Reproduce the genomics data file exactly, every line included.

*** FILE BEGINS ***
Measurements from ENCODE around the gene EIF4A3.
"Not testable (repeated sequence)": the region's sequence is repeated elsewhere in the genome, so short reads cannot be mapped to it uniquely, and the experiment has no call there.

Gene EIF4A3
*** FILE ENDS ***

Measurements from ENCODE around the gene EIF4A3.
"Not testable (repeated sequence)": the region's sequence is repeated elsewhere in the genome, so short reads cannot be mapped to it uniquely, and the experiment has no call there.

Gene EIF4A3